God help me, I’ve joined a Facebook group. It’s called Friday Flash Fics and presents a photo as a writing prompt, with responses to the photo posted every Friday.
You know, because I haven’t obligated myself to enough things already. But seriously, it’s good exercise for me. I’m not great at flash fiction, so these will probably be more like vignettes or scenes than fully fleshed out stories, but I’ll do my best.
So, here’s the image prompt for this week:
This made me think of Detours. It’s been six years since my first novel came out. (Time flies, doesn’t it? Sure, it’s been six years, but you can still add it to your Goodreads shelf.) Readers may recall that it starts with the narrator, Joel, coming home from a stellar vacation… in London. Where he met a guy. That meeting happened offstage, as it were. But maybe it went something like this:
Joel’s hand lingered over the Woolf, an old edition, the slipcover scuffed with a tear in it. If he lifted it to his nose, he expected it would smell musty.
He looked up, staring across the river and trying to calculate how much room he had in his suitcase and whether he should be buying books at all. In the aisle across from him, another man looked up.
It was one of those awkward moments where two people catch each other’s eye—not staring, but obvious that each has seen the other. There’s always two choices: look quickly away and pretend it didn’t happen, or…
“So, what’s caught your interest?” the man asked. It took Joel a moment to realize he meant the book. Joel held it up.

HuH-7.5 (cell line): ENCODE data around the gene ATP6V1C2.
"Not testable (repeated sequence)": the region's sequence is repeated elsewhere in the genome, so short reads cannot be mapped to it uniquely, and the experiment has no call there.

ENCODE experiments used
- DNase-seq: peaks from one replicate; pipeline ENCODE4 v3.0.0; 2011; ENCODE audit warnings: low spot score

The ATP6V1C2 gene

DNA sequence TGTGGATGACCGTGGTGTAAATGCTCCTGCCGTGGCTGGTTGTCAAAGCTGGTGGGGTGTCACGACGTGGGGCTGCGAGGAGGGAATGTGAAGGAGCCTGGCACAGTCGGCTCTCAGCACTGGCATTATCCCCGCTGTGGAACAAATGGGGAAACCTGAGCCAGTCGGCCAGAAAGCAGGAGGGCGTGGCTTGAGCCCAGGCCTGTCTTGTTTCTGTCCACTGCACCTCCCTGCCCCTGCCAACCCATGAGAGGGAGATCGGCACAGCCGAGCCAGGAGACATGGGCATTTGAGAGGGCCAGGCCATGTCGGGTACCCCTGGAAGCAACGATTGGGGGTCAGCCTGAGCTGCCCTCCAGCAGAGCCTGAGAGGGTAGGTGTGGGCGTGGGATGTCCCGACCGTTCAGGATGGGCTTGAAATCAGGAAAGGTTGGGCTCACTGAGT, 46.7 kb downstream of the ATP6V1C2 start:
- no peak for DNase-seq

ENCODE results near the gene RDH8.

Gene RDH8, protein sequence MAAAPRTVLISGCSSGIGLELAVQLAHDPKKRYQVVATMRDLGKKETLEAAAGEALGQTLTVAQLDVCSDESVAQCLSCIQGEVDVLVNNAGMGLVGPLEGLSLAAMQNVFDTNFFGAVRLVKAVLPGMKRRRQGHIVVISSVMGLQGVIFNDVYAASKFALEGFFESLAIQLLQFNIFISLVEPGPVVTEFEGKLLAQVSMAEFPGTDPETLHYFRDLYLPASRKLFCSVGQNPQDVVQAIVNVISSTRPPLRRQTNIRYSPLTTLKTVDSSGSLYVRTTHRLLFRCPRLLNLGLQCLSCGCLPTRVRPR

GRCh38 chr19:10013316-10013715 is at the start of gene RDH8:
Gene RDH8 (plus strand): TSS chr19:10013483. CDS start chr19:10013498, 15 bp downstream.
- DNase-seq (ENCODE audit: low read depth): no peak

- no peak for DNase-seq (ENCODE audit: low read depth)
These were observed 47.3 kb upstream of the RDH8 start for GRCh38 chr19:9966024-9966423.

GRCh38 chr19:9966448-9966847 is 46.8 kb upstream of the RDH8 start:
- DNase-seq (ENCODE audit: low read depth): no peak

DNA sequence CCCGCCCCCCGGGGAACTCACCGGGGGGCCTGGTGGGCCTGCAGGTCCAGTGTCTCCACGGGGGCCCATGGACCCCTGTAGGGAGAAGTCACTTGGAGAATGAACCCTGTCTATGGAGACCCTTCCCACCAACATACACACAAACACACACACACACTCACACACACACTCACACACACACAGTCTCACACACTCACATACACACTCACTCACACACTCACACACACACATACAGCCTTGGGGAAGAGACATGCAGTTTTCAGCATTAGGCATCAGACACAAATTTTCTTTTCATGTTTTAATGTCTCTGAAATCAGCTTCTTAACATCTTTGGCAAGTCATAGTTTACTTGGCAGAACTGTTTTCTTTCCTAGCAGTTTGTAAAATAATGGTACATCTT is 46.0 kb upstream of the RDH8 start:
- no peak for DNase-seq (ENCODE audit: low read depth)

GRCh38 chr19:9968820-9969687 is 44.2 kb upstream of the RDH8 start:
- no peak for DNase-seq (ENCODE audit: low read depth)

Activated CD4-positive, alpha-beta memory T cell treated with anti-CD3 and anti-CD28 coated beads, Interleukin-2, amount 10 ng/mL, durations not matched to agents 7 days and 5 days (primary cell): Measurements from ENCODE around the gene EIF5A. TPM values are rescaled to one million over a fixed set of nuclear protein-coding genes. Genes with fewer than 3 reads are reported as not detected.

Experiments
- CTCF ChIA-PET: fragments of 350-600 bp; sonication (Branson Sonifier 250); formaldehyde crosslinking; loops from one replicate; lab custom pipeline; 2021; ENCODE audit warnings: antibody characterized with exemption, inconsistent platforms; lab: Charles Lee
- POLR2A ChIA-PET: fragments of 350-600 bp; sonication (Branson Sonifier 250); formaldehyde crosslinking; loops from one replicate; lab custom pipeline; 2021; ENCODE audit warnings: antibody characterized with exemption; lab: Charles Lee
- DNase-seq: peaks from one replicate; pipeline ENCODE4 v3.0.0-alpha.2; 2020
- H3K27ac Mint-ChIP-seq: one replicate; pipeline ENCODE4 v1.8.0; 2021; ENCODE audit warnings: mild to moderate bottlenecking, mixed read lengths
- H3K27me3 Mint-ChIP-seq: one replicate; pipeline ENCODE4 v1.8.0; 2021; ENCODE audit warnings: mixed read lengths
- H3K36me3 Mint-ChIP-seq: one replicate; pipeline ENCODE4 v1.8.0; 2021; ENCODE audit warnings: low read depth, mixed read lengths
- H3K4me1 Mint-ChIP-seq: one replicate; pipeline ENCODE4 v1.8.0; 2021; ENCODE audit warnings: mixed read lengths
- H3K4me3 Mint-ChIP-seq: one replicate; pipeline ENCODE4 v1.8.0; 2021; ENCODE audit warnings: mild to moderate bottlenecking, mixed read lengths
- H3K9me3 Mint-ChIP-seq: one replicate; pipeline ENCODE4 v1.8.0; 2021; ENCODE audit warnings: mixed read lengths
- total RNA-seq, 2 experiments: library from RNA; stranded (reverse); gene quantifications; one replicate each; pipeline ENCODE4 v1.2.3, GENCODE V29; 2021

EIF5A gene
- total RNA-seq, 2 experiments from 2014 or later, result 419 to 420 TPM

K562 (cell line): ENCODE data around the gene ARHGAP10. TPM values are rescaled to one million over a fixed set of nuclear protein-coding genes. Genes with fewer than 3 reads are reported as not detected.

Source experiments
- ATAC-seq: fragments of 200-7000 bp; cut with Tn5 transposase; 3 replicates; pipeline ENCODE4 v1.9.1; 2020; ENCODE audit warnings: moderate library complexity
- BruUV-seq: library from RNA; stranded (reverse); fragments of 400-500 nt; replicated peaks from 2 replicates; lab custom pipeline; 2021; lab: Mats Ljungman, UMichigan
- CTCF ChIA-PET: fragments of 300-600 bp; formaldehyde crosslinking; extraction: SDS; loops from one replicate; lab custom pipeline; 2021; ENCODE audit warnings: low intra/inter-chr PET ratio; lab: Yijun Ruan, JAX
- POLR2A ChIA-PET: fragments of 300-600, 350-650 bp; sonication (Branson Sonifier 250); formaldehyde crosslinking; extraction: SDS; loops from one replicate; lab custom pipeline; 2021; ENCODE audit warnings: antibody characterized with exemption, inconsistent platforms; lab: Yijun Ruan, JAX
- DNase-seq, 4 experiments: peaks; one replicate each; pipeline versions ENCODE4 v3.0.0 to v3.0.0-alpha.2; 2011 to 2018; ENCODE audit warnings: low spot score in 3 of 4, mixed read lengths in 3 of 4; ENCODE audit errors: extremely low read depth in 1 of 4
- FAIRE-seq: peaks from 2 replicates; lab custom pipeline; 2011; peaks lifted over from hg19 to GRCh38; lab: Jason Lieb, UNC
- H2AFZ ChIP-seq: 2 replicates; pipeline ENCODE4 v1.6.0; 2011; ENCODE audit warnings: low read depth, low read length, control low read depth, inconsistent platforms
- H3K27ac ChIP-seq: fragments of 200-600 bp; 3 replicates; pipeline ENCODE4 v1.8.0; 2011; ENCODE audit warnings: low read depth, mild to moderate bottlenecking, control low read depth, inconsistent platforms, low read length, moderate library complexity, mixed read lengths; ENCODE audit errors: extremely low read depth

“Mrs. Dalloway? Never read it. Wasn’t that a movie?”
English accent, a bonus for Joel on top of the dark hair, the stubble along the square jaw.
“The book’s better,” Joel said. “The book’s always better.”
The man looked surprised. “You’re American.”
“Guilty as charged. What are you getting?”
The man held up a Dan Brown, and Joel’s optimism fell a little. “Wasn’t that a movie?”
The man nodded. “Somehow I doubt that the book is better, but…” He glanced down at the stalls in front of him. “I imagine it’s more gripping than The Joy of Soufflé.”
Joel recognized an opportunity. “Hey, don’t knock soufflés.” He moved to the end of his aisle and circled around to stand next to the man. He picked up the cookbook and started leafing through it. “I make a pretty mean souffle.”
He was only half looking at the cookbook. Glancing sideways, Joel slid his gaze along the man’s torso, taking in the wisp of black hair at the neck of his t-shirt, plain white, on his way down the v of his half-zipped track jacket.
“You’re a cook?” the man asked. Joel shook his head.
“Only to keep from starving. I work in marketing. Do you cook?” I bet we could cook was what he was thinking.
“The best thing I make is reservations.” The man set down the Dan Brown and extended his hand. “Philip.”
“Joel.” The handshake lingered for maybe half a second longer than appropriate, and Joel wondered where the British reserve was that he’d heard so much about. Somewhere other than here, he figured. Thankfully.
“Do you have plans this evening?” Philip asked.
If he had, Joel fully intended to cancel them. “No, why?”
“Would you like to go to dinner? There’s a wonderful Italian place in my neighbourhood.”
In his neighbourhood possibly meant close enough to home that they didn’t have to have dessert out. “I love Italian.”
Philip scribbled his name and number and the address of the restaurant on a receipt he pulled from his wallet. Another handshake, a charmingly crooked grin and Philip was off. Joel watched him walk away, admiring the view, and hoped his vacation might end on a high note after all.